Thursday, February 5, 2009

Drunk on Honey (CD Review) by Alison Ross

Drunk on Honey
by Alison Ross

Lucinda Williams may have been around for a while, but it's taken me a while to come around to her. I have been a fan for only about four years now, and recently I have become inexplicably besotted with this brashly passionate alt-country queen. It must be the grit and grime in her voice, and her brazen delivery of lyrics that are by turns lusciously layered, astutely ironic, sassily straightforward, and even, at times, quaintly cliche. It must also be her proclivity for veering between abrasive blusey rockers and miserably melancholic ballads that has me so dizzily starry-eyed.

It could also be the 2007 scintillating sonic gem of hers, West, that drew me in so fiercely and intimately. I had previously only owned the early-in-her career masterpiece Car Wheels on a Gravel Road, which I adore. But then a few friends urged me to delve deeper into her catalogue, so I did. I have yet to purchase all of her albums, but I do own roughly half now. And while Car Wheels remains a favorite, I
must say that lately I swoon quite a bit over West. That album displays a pleasing mixture of styles - my two favorites are "Come On," with its mocking mimicry of arena rock, and the deleriously contemplative, "What If."

On her latest effort, Little Honey, Williams again proves she has the mettle to crank out hook-laden songs which exude a brassy rootsiness culling copiously from country, blues, and rock influences. The album, though, is more searingly aggressive in tone than West. Whereas West subtly blended moods, and gave off an overall feeling of mercurial introspection both sonically and lyrically, the cumulative effect of Little Honey is ferocious vigor, tempered only slightly by softer sounds.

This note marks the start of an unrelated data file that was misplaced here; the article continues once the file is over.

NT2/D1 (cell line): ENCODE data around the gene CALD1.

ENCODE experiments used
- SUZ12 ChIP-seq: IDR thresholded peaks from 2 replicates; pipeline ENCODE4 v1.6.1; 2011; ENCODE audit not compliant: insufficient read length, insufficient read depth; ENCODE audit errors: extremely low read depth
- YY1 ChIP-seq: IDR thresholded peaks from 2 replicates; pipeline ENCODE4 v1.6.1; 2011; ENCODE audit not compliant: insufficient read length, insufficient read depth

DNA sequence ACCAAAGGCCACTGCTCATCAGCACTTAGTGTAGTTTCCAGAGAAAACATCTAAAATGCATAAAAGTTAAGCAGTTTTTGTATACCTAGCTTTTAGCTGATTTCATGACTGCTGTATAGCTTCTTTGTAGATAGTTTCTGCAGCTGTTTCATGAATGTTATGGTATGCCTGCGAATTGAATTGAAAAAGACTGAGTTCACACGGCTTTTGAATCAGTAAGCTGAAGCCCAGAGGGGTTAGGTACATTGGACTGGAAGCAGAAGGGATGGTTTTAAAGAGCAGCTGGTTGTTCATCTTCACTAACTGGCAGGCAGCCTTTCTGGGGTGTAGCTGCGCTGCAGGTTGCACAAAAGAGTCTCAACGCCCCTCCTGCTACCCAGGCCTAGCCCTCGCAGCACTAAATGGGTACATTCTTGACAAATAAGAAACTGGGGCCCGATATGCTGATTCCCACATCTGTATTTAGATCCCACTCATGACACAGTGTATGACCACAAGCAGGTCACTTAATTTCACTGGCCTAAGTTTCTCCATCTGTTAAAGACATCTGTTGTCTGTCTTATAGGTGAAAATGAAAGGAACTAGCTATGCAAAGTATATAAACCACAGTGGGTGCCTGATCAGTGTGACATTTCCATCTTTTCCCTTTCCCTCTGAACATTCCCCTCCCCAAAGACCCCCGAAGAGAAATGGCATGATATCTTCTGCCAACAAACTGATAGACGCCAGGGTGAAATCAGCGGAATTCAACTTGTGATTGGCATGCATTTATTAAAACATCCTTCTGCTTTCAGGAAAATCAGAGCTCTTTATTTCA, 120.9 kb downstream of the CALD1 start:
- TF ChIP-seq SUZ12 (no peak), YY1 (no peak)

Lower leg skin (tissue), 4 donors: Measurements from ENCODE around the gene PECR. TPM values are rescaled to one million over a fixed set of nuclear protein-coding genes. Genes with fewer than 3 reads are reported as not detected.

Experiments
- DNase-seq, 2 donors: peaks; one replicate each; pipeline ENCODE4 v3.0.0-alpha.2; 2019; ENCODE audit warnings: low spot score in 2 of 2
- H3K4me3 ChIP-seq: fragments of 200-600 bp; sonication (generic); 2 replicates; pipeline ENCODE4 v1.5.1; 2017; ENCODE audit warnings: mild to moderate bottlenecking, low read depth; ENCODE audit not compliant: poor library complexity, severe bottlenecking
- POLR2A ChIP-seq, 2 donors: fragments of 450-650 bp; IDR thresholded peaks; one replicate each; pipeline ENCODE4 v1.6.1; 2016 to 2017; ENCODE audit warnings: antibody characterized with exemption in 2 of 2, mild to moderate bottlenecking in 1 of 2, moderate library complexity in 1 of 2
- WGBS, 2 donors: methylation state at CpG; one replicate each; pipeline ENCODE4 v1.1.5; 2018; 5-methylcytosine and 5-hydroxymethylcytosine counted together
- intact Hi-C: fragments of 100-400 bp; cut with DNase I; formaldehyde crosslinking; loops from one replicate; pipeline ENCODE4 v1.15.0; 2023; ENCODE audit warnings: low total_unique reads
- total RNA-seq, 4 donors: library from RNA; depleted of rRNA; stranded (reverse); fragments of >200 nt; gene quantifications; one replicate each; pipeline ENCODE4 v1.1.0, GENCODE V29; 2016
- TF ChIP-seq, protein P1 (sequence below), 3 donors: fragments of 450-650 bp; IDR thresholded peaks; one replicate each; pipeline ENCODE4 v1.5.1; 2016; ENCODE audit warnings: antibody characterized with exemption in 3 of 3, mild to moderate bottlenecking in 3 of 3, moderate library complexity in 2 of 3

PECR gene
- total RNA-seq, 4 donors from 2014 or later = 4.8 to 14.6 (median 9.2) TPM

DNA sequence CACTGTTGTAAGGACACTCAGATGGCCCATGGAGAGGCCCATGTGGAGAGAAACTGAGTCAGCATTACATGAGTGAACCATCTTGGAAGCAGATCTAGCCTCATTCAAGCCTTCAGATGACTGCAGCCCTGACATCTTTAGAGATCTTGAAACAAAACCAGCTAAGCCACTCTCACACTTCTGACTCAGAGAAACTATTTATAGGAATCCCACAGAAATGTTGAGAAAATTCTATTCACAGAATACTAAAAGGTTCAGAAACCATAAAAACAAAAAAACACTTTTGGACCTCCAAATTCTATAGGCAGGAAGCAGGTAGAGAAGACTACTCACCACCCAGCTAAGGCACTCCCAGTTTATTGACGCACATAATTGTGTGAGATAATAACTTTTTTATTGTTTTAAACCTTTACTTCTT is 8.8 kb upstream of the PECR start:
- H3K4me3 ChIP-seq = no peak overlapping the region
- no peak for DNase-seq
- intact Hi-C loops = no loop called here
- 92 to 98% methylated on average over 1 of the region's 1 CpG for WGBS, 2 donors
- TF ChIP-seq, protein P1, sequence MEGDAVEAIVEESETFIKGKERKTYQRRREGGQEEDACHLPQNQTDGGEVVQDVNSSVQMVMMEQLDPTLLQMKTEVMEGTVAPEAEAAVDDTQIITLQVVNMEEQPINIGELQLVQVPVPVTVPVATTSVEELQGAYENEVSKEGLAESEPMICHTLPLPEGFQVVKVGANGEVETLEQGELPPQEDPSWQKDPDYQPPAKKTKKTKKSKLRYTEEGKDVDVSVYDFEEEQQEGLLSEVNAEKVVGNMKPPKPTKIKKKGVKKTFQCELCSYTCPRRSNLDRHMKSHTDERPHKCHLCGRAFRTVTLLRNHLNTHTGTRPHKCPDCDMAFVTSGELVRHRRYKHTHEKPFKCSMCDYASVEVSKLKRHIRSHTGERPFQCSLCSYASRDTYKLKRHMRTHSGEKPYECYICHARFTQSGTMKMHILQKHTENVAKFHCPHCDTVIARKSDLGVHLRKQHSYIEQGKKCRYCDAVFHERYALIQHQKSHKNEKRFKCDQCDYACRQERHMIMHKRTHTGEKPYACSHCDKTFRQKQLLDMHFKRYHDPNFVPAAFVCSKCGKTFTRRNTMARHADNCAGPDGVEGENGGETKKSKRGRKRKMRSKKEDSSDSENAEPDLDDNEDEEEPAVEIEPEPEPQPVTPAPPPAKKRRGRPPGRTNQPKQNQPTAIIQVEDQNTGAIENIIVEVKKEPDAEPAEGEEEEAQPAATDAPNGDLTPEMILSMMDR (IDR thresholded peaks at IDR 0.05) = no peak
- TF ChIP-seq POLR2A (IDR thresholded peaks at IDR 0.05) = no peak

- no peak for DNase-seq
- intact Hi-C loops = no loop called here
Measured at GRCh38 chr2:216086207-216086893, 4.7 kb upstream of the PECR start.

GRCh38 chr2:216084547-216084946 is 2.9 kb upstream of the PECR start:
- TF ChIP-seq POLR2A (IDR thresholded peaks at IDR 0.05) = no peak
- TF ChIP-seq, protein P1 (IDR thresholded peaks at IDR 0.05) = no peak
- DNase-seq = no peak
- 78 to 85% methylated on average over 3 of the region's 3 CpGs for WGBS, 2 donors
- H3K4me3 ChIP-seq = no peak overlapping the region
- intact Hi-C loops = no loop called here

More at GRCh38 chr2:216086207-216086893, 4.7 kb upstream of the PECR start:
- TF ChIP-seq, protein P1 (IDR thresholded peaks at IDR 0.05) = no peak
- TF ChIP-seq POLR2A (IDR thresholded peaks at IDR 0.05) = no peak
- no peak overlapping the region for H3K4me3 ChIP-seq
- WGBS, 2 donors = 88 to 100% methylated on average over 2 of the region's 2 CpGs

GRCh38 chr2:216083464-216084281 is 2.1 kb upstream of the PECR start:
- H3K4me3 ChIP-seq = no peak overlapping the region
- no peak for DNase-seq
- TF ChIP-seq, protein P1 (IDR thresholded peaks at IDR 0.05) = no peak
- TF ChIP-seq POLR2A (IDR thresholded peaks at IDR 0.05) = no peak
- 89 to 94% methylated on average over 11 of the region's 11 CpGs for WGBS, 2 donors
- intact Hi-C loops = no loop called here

The album's standout tracks are the scorching opener, "Real Love," the crunchy, boisterous "Honey Bee," the seductively slow-burning, "If Wishes Were Horses" and the earthy "Heaven Blues." Unfortunately for an album that otherwise coheres quite well, there are a couple of missteps - a duet with Elvis Costello which is pleasant enough but ultimately rather wayward, and a completely superfluous AC/DC cover. The tune ("It's a Long Way to the Top If You Want to Rock and Roll") fits thematically with some of the other slammin' songs, and there are definite kinships bewteen Williams' and AC/DC's styles, but her rendition of this anthemic track lacks luster.

In 2006, I saw Williams perform at the Tabernacle here in Atlanta - her sexily grainy voice filled up the room, and her stage presence was fiesty and cute.

Indeed, it was her performance that impelled me to take Williams more seriously as an artist, but it wasn't until recently that I actually made good on that by purchasing more of her albums.

Lucinda Williams is an intoxicating honey of a singer-songwriter whose influence on country and alternative music will likely reverberate through the decades.

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